The articular cartilage that lines our joints is truly incredible.  It is made up of multiple layers and is rigidly fixed to the underlying bone.  Loss of articular cartilage manifests as OSTEOARTHRITIS; the xray hallmarks are joint space narrowing, spurring and cysts in the bone (like a pothole in the street).  Many people I see with normal xrays have been told by another doctor that they have “arthritis” in the shoulder joint, but more often than not, that turns out to be not true.  True osteoarthritis can be treated conservatively with activity modification, injections of steroid medication, occasionally arthroscopic debridement of loose particles and inflamed tissue and perhaps (not yet proven scientifically) stem cells.  The greatest gains in shoulder surgery in the past 15 years have been in shoulder replacement prosthesis design and in surgical technique.

For people who have osteoarthritis and a functional rotator cuff, the surgical treatment is anatomic total shoulder replacement. This technique replaces the ball of the humeral head with a metallic ball, secured by a stem inside the humeral shaft and a high molecular weight polyethylene new surface on the glenoid.

If the rotator cuff is badly diseased or irreparably torn, a reverse total shoulder replacement is utilized, fixing the ball on the glenoid to provide a fulcrum for the high molecular weight polyethylene tray placed on the humeral side (hence then name reverse since the ball is placed on the glenoid instead of the humerus).  Tremendous advances have been made in this technology since the FDA approved it in November of 2003.  I placed my first reverse total shoulder replacements in April 2004 and have performed more than 1300 of these operations since, as of November 2018.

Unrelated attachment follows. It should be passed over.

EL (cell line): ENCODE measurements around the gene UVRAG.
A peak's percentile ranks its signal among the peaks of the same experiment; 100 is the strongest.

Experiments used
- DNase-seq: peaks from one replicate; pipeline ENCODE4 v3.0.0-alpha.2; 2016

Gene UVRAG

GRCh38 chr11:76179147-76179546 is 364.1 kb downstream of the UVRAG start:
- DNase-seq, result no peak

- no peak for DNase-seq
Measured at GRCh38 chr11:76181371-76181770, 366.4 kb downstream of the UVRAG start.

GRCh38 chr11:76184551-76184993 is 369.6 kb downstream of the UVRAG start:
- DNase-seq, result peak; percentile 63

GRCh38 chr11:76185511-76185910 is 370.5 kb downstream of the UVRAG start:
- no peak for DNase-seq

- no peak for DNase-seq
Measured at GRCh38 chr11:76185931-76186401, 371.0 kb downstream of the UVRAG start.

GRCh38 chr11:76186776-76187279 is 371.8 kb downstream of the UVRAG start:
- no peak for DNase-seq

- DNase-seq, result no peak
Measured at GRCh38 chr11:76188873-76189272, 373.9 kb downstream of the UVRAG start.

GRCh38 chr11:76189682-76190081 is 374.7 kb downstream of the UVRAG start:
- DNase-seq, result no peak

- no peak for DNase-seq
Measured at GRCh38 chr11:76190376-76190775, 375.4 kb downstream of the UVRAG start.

If it is unclear, after thorough exam and diagnostic studies, as to the integrity of the cuff, I can make an intraoperative decision as to which design will work better, since I can place either prosthesis through the same 3 inch minimally invasive incision.

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